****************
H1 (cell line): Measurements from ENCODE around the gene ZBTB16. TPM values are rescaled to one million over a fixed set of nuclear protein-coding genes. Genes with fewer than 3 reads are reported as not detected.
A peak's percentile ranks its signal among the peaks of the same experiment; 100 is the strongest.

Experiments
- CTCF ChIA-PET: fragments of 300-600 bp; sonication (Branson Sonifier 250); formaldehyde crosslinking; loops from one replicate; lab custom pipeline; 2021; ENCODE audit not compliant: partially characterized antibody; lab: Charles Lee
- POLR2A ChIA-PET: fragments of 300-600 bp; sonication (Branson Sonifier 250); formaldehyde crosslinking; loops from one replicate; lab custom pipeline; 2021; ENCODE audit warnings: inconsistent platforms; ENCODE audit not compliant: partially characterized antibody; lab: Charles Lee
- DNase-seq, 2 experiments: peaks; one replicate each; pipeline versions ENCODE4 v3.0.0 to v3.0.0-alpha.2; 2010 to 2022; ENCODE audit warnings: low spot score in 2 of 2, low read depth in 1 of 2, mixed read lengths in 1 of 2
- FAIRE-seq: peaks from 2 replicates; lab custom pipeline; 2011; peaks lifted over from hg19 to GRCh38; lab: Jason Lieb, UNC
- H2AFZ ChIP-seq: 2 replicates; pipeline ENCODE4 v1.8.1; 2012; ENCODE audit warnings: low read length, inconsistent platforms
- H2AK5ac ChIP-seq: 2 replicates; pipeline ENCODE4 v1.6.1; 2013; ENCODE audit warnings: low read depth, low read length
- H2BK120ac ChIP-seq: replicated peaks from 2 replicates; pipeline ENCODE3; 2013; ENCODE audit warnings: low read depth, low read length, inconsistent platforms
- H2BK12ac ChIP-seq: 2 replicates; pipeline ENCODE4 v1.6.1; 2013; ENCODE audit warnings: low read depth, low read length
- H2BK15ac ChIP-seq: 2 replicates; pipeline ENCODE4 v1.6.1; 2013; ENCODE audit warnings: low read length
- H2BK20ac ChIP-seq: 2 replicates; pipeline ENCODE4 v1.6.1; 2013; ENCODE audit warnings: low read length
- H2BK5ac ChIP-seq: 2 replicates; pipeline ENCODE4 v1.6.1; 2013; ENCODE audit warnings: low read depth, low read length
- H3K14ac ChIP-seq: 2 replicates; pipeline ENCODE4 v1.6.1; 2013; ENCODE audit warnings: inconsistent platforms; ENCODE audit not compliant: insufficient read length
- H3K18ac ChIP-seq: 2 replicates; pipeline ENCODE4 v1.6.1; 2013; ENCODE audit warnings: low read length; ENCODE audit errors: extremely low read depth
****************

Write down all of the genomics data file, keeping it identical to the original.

H1 (cell line): Measurements from ENCODE around the gene ZBTB16. TPM values are rescaled to one million over a fixed set of nuclear protein-coding genes. Genes with fewer than 3 reads are reported as not detected.
A peak's percentile ranks its signal among the peaks of the same experiment; 100 is the strongest.

Experiments
- CTCF ChIA-PET: fragments of 300-600 bp; sonication (Branson Sonifier 250); formaldehyde crosslinking; loops from one replicate; lab custom pipeline; 2021; ENCODE audit not compliant: partially characterized antibody; lab: Charles Lee
- POLR2A ChIA-PET: fragments of 300-600 bp; sonication (Branson Sonifier 250); formaldehyde crosslinking; loops from one replicate; lab custom pipeline; 2021; ENCODE audit warnings: inconsistent platforms; ENCODE audit not compliant: partially characterized antibody; lab: Charles Lee
- DNase-seq, 2 experiments: peaks; one replicate each; pipeline versions ENCODE4 v3.0.0 to v3.0.0-alpha.2; 2010 to 2022; ENCODE audit warnings: low spot score in 2 of 2, low read depth in 1 of 2, mixed read lengths in 1 of 2
- FAIRE-seq: peaks from 2 replicates; lab custom pipeline; 2011; peaks lifted over from hg19 to GRCh38; lab: Jason Lieb, UNC
- H2AFZ ChIP-seq: 2 replicates; pipeline ENCODE4 v1.8.1; 2012; ENCODE audit warnings: low read length, inconsistent platforms
- H2AK5ac ChIP-seq: 2 replicates; pipeline ENCODE4 v1.6.1; 2013; ENCODE audit warnings: low read depth, low read length
- H2BK120ac ChIP-seq: replicated peaks from 2 replicates; pipeline ENCODE3; 2013; ENCODE audit warnings: low read depth, low read length, inconsistent platforms
- H2BK12ac ChIP-seq: 2 replicates; pipeline ENCODE4 v1.6.1; 2013; ENCODE audit warnings: low read depth, low read length
- H2BK15ac ChIP-seq: 2 replicates; pipeline ENCODE4 v1.6.1; 2013; ENCODE audit warnings: low read length
- H2BK20ac ChIP-seq: 2 replicates; pipeline ENCODE4 v1.6.1; 2013; ENCODE audit warnings: low read length
- H2BK5ac ChIP-seq: 2 replicates; pipeline ENCODE4 v1.6.1; 2013; ENCODE audit warnings: low read depth, low read length
- H3K14ac ChIP-seq: 2 replicates; pipeline ENCODE4 v1.6.1; 2013; ENCODE audit warnings: inconsistent platforms; ENCODE audit not compliant: insufficient read length
- H3K18ac ChIP-seq: 2 replicates; pipeline ENCODE4 v1.6.1; 2013; ENCODE audit warnings: low read length; ENCODE audit errors: extremely low read depth